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Syria forces in near-full siege of IS in Deir az-Zour

Fighting is intense between Syrian regime forces and IS militants in Deir az-Zour [Getty]

Date of publication: 28 September, 2017

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Syrian regime forces are close to surrounding Islamic State militants in Deir az-Zour, bringing them in a direct race with US-backed Syrian Democratic Forces in the common fight against IS.
Russian-backed Syrian forces have all but encircled Islamic State militants in the eastern city of Deir az-Zour, an activist group said.

The state-run news agency SANA said fighting was intense between pro-regime forces and IS in the village of Husseinieh on the eastern bank of the Euphrates River, across from the remaining militant pockets in the city on the other side.

The Britain-based Syrian Observatory for Human Rights said Husseinieh is the only contested village on the eastern side of the river before the militants are fully surrounded.

Russian engineers extended pontoon bridges across the Euphrates, facilitating the dispatch of reinforcements to the eastern banks of the river, where Syrian troops are closing in on IS militants from the west.

Backed by Russia, Syrian forces have advanced since early September on Deir az-Zour, where the militants had besieged government troops in a military base in the north and at an air base south of the city.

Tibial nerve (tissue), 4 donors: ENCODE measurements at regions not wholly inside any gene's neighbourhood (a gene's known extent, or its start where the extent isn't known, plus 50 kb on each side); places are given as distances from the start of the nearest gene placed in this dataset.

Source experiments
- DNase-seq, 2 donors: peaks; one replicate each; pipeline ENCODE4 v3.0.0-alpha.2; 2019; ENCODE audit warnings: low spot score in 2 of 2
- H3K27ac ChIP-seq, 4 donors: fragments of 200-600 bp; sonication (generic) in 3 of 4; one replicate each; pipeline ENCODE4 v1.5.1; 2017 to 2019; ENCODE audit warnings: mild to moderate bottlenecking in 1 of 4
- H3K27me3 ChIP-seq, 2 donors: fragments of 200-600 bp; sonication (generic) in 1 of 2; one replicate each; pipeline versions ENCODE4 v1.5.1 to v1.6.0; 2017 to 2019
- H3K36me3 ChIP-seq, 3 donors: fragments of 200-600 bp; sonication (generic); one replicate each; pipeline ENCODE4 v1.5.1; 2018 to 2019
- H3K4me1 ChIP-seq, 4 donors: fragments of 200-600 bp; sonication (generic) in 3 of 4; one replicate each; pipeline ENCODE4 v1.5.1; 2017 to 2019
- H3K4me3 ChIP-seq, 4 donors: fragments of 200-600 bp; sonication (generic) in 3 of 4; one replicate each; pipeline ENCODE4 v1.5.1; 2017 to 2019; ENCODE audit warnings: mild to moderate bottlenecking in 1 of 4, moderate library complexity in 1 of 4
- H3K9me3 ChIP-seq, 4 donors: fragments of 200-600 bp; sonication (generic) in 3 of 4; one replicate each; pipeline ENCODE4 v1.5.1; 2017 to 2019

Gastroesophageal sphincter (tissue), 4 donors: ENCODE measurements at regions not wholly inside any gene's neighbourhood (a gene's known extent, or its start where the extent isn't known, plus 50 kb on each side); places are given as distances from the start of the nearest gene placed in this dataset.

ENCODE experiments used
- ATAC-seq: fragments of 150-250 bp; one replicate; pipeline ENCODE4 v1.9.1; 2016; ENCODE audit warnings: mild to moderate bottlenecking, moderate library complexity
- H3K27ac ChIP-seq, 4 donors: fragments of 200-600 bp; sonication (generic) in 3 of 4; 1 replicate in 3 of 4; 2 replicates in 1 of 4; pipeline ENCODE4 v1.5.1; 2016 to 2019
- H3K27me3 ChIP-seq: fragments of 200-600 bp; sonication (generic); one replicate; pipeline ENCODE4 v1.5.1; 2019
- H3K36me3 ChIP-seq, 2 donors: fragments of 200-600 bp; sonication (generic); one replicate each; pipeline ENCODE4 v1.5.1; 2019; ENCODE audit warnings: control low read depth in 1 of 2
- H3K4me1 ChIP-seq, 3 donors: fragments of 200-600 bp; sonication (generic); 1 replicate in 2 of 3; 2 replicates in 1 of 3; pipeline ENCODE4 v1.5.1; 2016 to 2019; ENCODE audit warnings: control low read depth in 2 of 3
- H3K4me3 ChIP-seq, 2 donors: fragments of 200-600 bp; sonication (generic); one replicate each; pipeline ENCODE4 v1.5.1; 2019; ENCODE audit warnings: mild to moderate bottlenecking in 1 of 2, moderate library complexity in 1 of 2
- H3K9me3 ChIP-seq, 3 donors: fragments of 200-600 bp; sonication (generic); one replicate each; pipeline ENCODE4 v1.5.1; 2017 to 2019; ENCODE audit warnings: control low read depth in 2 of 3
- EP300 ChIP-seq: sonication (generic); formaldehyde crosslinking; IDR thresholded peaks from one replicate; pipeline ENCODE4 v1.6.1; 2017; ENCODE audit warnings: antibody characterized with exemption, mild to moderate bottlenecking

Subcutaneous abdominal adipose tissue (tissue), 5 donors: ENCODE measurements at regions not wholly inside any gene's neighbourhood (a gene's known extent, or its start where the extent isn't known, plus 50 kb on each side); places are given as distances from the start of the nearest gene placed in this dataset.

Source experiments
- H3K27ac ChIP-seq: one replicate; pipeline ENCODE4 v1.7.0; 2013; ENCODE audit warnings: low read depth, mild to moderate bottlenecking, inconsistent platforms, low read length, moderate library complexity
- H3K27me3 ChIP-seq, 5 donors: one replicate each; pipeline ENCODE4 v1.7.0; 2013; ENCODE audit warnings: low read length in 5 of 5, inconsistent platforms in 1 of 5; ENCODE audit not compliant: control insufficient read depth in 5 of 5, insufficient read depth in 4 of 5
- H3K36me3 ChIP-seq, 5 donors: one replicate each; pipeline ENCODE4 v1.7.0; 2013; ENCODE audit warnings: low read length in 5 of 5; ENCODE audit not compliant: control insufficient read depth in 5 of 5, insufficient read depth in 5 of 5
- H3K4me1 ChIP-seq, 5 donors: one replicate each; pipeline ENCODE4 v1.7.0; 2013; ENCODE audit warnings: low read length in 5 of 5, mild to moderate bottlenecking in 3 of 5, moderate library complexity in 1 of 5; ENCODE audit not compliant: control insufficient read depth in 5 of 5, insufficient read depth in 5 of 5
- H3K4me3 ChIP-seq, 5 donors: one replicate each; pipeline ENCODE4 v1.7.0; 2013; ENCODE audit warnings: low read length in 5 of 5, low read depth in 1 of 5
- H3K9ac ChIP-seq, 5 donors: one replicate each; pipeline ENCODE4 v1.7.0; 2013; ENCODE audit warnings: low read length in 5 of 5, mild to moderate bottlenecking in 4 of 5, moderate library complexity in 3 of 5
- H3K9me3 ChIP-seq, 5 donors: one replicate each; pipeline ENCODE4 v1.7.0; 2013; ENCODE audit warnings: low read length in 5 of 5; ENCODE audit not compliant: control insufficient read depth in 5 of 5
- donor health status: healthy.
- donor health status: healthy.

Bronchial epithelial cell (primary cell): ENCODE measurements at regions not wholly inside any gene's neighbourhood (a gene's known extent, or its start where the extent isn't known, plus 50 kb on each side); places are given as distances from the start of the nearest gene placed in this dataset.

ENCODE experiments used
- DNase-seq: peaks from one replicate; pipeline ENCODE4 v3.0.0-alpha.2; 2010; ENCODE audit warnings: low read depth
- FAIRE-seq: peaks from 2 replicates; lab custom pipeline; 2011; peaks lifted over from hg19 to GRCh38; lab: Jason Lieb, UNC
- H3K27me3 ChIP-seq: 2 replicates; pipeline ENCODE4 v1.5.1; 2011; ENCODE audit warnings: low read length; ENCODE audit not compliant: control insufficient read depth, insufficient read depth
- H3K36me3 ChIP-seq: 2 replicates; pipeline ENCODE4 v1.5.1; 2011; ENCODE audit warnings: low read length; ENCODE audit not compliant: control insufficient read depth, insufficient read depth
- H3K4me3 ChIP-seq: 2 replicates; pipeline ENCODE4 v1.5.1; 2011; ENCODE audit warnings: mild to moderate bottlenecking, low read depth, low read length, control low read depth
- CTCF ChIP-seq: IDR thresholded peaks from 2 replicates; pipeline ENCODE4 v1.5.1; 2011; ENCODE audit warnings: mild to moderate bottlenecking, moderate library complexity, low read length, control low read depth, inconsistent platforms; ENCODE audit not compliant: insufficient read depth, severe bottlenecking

Since breaching that siege, regime forces have crossed the river, bringing them in a direct race with US-backed Syrian Democratic Forces (SDF) who are also battling militants on the eastern side of the river and in rural Deir az-Zour.

The race for control of territory and resources in the oil-rich province has caused friction between the two sides.

Russia and the United States say they are working out a deconfliction mechanism to prevent the two forces from clashing in the common fight against IS, but on September 16 six SDF fighters were wounded in air strikes by regime and Russian warplanes in the al-Sinaaiya area. Russia denies the claim.

Syria's eastern territories has become a potential battleground between the two sides, and the resource rich areas could be particularly lucrative prizes.

Professor Joshua Landis, of the University of Oklahoma, said both groups were heading for oil-rich territories. "Both the Syrian army and the SDF are making a play for the Euphrates Valley, where a great deal of Syria's oil is situated," he told The New Arab

"Most wells are just north of the Euphrates. It now seems that the SDF, with US backing, wants that oil.

"Control over this oil gives the SDF a source of revenue for its semi-autonomous - and unrecognised - federal democratic polity in the Syrian Kurdish territories, and other territories it has captured from IS where they have established military councils, such as Manbij."

Deir az-Zour

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